26 Foodborne Illness Outbreaks from Microbial Contaminants in Spices, 1973- 2010 | 2 Other pathogens - Hospital Country: Total Spice Linked to b Pathogen Reference(s) Comments Outbreak isolated Date izations c Outbreak Cases a (Deaths) during (Spice) investigation Microbiological link between spice and illness established. Fennel seed ( Foeniculum patients reported Parents of case- ) vulgare Mar pouring boiling water over (dry) Serbia (in “baby” tea Salmonella 4 of 14 et al Ilic ., 2010 2007 - Sep baby tea mixture during (Not 14 None reported containing Senftenberg (Not reported) 2008 preparation but did not heat tea reported) fennel seed, infusion to boiling. anise seed, and caraway) 71% of cases of illness in infants <12 months. Microbiological link between spice and illness established. Environmental samples from spice CDPH/FDB/ processing facility tested positive 8 of 60 ; 14 ERU, 2010; for the outbreak stra in. Multiple additional Dec 2008 FDA, 2009a; violations of CGMP noted during White pepper Salmonella United States patients were - Apr Higa, 2011; 87 inspection of spice processing None reported Piper nigrum ( ) (Vietnam) Rissen hospitalized 2009 Hajmeer and facility. before illness Myers, 2011; (1) Identification of implicated vehicle Higa, 2012 aided by knowledge that the outbreak strain had been isolated in 2006 from an FDA import sample of black pepper. Microbiological link between spice and illness established. United States Black pepper Black pepper and red pepper CDC, 2010; (black Piper nigrum ( ) applied to salami products after the Gieraltowski - pepper 52 of 203 and red pepper Jul 2009 – Salmonella f final pathogen reduction step. et al. , 2012; S . Senftenberg Vietnam; red 272 (0) Capsicum ( spp.) Apr 2010 Montevideo DuVernoy, pepper - -style (on Italian . Senftenberg from Isolating S 2012 India & salami) implicated product led to China) S identification of a linked . Senftenberg outbreak. FDA Draft Risk Profile | 14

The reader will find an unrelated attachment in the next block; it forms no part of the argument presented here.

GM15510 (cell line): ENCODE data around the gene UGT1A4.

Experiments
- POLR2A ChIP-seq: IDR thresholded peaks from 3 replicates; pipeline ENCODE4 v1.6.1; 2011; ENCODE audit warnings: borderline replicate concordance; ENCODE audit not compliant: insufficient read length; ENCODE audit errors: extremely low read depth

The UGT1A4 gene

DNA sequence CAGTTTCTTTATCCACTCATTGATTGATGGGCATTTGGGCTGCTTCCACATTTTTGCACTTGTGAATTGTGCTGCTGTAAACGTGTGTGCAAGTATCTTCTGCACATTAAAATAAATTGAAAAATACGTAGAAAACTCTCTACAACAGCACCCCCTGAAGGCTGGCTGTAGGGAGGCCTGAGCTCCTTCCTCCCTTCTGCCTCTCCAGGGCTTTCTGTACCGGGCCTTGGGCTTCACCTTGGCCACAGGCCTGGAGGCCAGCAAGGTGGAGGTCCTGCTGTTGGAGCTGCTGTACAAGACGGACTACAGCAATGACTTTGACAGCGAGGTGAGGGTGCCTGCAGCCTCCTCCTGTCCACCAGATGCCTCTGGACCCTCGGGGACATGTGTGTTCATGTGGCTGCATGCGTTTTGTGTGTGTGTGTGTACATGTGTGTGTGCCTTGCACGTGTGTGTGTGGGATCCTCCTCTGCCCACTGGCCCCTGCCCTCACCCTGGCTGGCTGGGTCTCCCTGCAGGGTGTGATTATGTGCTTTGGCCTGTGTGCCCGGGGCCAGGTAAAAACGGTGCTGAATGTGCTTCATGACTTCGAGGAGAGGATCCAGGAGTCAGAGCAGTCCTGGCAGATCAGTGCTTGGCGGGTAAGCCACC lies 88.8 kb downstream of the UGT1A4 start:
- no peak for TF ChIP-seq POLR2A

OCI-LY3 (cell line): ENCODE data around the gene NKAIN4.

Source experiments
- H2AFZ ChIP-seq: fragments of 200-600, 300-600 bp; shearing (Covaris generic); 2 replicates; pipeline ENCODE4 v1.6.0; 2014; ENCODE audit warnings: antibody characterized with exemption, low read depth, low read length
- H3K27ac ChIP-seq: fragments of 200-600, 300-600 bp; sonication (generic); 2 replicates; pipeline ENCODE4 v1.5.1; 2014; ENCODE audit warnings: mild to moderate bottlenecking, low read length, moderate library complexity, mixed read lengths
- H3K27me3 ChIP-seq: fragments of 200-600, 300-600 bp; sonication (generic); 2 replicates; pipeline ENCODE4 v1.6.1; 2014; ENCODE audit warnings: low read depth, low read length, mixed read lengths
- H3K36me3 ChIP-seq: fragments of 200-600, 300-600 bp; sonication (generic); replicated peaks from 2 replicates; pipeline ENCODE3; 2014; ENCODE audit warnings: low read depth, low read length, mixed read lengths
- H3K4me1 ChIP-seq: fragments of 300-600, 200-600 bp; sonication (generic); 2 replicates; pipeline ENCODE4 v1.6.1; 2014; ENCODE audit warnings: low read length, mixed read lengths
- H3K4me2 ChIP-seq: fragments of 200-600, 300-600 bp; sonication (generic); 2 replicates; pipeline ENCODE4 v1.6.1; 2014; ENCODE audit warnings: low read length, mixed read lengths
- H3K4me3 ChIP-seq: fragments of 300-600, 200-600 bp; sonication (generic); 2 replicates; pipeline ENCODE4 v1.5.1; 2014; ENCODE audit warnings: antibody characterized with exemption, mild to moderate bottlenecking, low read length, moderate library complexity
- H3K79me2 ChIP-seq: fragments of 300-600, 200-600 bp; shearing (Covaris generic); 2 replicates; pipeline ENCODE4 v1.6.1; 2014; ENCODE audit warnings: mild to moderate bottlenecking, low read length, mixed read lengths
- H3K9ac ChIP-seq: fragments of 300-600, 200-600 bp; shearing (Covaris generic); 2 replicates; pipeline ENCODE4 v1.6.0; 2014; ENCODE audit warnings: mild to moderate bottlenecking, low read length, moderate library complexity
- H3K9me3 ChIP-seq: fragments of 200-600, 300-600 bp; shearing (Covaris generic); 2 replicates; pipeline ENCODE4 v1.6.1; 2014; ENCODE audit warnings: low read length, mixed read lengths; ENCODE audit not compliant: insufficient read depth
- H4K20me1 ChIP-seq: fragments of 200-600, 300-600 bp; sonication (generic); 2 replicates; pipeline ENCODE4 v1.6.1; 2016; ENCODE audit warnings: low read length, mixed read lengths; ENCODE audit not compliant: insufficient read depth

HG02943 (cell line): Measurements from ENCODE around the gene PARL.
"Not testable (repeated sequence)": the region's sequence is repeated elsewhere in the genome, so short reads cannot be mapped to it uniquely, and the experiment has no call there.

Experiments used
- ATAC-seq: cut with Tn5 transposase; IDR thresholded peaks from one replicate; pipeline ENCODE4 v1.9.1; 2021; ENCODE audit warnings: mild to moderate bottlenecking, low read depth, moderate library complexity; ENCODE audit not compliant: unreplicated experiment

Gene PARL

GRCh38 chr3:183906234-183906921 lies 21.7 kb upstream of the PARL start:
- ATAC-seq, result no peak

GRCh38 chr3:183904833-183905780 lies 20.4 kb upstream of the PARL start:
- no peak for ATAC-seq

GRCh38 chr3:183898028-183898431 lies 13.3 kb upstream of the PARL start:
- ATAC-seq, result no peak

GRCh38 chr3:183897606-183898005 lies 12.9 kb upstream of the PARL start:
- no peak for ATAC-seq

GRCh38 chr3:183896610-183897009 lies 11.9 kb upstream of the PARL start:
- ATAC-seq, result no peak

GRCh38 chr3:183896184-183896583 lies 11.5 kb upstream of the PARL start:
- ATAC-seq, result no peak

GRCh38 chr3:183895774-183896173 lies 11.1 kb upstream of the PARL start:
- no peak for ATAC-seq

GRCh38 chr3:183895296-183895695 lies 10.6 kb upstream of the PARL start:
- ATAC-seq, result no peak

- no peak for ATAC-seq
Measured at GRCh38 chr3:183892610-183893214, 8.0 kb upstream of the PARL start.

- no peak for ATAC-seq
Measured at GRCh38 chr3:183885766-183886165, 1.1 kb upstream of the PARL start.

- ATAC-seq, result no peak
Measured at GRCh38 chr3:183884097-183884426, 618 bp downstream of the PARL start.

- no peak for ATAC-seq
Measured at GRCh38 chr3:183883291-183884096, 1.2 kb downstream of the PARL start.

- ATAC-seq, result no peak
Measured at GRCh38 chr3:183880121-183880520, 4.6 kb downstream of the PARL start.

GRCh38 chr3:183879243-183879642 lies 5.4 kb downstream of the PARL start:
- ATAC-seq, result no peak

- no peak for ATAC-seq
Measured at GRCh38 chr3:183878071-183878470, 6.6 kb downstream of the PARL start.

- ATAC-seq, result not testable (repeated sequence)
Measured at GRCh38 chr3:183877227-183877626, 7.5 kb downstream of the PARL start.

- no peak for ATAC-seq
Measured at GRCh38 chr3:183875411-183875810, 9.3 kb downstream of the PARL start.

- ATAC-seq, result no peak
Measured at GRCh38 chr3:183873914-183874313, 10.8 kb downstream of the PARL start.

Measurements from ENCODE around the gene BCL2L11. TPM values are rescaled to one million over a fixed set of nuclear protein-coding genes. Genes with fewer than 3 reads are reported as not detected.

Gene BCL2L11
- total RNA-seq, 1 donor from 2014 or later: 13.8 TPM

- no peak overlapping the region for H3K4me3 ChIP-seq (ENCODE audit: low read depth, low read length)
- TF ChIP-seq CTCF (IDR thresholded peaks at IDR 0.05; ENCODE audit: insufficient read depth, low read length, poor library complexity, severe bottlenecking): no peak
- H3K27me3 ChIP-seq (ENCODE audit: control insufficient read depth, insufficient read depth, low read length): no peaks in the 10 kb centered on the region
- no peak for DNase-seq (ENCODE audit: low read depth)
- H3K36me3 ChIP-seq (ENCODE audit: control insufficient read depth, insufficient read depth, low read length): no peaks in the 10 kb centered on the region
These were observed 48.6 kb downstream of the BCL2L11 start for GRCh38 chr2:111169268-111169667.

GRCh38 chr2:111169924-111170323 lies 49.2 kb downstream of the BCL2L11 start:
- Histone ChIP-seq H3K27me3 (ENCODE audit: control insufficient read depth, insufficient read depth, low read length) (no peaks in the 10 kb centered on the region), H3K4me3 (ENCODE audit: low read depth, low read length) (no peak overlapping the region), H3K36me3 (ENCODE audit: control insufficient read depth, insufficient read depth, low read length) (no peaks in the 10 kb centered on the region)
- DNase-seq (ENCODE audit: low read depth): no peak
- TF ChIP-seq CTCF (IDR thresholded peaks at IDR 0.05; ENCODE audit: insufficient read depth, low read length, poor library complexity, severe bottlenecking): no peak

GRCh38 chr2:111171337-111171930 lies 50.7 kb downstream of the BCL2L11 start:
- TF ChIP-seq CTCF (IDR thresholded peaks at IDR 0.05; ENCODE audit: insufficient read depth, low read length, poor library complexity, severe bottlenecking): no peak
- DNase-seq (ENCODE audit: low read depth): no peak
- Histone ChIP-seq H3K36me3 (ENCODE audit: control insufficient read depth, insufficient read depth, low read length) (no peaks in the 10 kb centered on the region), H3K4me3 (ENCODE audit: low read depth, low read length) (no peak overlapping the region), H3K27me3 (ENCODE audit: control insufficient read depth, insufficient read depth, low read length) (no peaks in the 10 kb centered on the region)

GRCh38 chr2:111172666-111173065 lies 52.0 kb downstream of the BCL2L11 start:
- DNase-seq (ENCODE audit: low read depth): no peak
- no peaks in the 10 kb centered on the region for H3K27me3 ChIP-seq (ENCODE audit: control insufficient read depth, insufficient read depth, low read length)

27 Foodborne Illness Outbreaks from Microbial Contaminants in Spices, 1973- 2010 | 2 Other Hospital - pathogens Country: Spice Linked to Total b Comments isolated Pathogen Reference(s) Date izations Outbreak c Cases Outbreak a during (Spice) (Deaths) investigation Microbiological link between spice Black pepper United States and illness established. ) Piper nigrum black ( ( and red pepper CDC, 2010; - pepper Not reported Outbreak identified during Jul 2009 – S. Salmonella spp.) Vietnam; red ( DuVernoy, Capsicum S. Montevideo 11 (Not reported) Apr 2010 Senftenberg vestigation Montevideo outbreak in (on Italian -style 2012 pepper - after sample of unopened retail salami) India & package of salami was positive for China) continued . Senftenberg. S Microbiological link between spice and illness established. White pepper EFSA, 2013; Denmark Bacillus 0 Contaminated white pepper in ) 2010 Piper nigrum ( 112 Unknown EFSA, 2011a cereus (Unknown) (0) stew. Canteen/workplace catering (in stew) setting. Storage time/temperature abuse suspected as contributing. a parentheses. Country where outbreak occurred following by country of origin of the spice in b serotypes listed are serotypes of Salmonella enterica subspecies enterica . Salmonella c Number of cases of illness listed are the number of documented cases of illness. Several sources indicate that this number significantly underestimates the actual number of illnesses 04; Chalker and Blaser, 1988). See text for further details et al associated with the outbreak (Scallan et al , 2011; Mead . ., 1999; Voetsch et al ., 20 d during the outbreak. Approximately 42% of illnesses Salmonella found in paprika or paprika -powdered potato chips Number of human cases of illness associated with rare serotypes of were associated with the three prevailing S . serotypes e Duration of outbreak not known (Little, 2012; Health Protection Agency, 2011) f a portion 2010). A SNP -based evolutionary analysis of Montevideo isolates suggests that Number of cases of illness listed are number of epidemiologically linked cases of illness (CDC, of the epidemiologically linked cases of illness may not be associated with this outbreak (see text, den Bakker et al. , 2011). FDA Draft Risk Profile | 15